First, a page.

3 Reasons Isolation Is Disastrous For Creative Professionals

creativity-opensourceway

Over the weekend, Facebook was a flutter over a new study from Switzerland. The recently published research suggests that writers have a higher risk of mental illness.

The study by the Karolinska Institutet in Sweden found a link between creative professions and mental illness. Writers in particular are more likely to suffer from psychiatric issues including clinical depression, bipolar disorder, schizophrenia, anxiety, and substance abuse. “We’re also nearly twice as likely as the general populace to commit suicide!” exclaimed Media Bistro’s Pandora Young.

Aside from the “no duh” jokes from lots of writers and their friends on social media, many were left asking the obvious question: why?

Lots of anecdotal suggestions were offered by creatives in my social networks: Perhaps the mentally ill are just prone to write; society as a whole judges creativity as a type of mental illness; writing is cathartic so fragile people are more drawn to it as therapy. But by in large, the most common explanation proposed was isolation. Writing is (typically) a solo task, and choosing it as a profession means spending a lot of time by yourself in front of a keyboard. Not to mention that depending on the type of writing, it can be a soul searching process, something that’s always easier with the support of loved ones.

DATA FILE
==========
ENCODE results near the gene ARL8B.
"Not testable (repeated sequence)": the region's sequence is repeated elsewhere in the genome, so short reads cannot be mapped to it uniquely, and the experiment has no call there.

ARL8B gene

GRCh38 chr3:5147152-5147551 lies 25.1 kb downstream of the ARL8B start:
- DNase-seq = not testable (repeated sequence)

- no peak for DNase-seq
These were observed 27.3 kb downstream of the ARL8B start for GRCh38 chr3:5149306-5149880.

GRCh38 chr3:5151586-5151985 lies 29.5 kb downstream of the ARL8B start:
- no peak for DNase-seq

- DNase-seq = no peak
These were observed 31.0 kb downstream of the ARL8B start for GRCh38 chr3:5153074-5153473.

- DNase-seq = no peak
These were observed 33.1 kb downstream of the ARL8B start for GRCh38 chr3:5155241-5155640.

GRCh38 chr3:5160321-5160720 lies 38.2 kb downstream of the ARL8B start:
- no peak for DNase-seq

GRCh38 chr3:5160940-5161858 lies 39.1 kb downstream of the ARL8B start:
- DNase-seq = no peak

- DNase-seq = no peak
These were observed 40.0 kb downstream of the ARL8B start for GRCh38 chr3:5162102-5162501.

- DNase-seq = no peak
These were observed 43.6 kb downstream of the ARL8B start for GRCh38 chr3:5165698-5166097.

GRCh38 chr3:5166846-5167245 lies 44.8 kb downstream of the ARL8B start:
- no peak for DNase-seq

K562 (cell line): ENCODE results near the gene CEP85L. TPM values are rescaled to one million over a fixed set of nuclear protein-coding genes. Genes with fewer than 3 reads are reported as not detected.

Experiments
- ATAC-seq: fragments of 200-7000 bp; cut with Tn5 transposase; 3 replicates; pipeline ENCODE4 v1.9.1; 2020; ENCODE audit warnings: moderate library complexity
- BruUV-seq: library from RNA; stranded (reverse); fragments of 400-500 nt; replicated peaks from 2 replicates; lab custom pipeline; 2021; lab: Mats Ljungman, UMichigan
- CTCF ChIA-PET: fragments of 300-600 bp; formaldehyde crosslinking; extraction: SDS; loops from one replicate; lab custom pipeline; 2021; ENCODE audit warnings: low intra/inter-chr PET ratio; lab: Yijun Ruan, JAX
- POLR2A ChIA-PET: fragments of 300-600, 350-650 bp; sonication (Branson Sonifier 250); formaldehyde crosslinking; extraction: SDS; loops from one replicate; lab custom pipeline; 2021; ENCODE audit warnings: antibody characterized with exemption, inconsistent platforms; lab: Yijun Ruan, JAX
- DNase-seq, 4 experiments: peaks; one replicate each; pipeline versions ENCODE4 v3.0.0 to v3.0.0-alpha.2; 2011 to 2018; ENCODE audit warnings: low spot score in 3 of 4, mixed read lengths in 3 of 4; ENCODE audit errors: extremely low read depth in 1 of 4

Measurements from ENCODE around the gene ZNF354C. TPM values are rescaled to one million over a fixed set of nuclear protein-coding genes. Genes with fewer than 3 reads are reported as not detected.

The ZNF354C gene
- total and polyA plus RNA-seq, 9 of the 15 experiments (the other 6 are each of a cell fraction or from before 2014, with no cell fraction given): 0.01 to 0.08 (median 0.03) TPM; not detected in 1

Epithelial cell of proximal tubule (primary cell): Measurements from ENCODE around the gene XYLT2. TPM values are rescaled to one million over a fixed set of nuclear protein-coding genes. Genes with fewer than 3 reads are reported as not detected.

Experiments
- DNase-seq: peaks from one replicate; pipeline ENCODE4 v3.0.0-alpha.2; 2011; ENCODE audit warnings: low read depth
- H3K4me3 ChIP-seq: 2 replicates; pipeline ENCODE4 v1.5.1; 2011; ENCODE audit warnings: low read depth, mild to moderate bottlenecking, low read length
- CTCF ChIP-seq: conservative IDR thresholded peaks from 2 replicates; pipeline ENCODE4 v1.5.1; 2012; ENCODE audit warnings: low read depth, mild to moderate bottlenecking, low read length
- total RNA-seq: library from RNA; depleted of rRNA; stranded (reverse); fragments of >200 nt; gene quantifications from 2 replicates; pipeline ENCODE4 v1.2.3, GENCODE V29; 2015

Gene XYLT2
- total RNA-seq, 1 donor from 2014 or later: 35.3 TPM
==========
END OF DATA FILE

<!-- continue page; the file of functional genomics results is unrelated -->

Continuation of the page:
The fact of the matter is, isolation is opposite to our natural inclination. Most of us would never live in isolation, so why work that way?

Here are three reasons why working in isolation can be disastrous for creative professionals:

1. Humans are social creatures. Creatives like the attention and company of our tribe.

2. Creativity doesn’t require isolation. We feed off of the inspiration and challenges of our peers.

3. Self-employed creatives work best when we’re accountable.

So where should we turn when we find ourselves talking to the cat and still in our pajamas at 3 pm? Some people join Meetups, or networking groups, or enlist expensive life coaches to help us stay on track and meet our goals. But if you’re like most creatives, you need a simpler, not more complicated, strategy for success.

Guess what?! Coworking provides all of these things. Coworking spaces are populated by a diversity of creatives. Not only will you meet people who do similar creative work to your own, you’ll meet people who do creative things you’ve never dreamed of! Coworkers LOVE to share stories of failure and success, which is inspiring to the less experienced creative. Coworking spaces are also adept at keeping people accountable. Most creatives who join coworking spaces report higher levels of productivity almost immediately. Sometimes there are actual weekly meetings where members check up on each other’s progress, and in other spaces the accountability is more informal, accomplished between friends.

If you’re feeling isolated (and maybe a little crazy?!) TRY COWORKING. Not only is it more affordable and flexible than other office options for creatives, it comes with a built-in community that’s dedicated to keeping you sane. Get your free day pass here!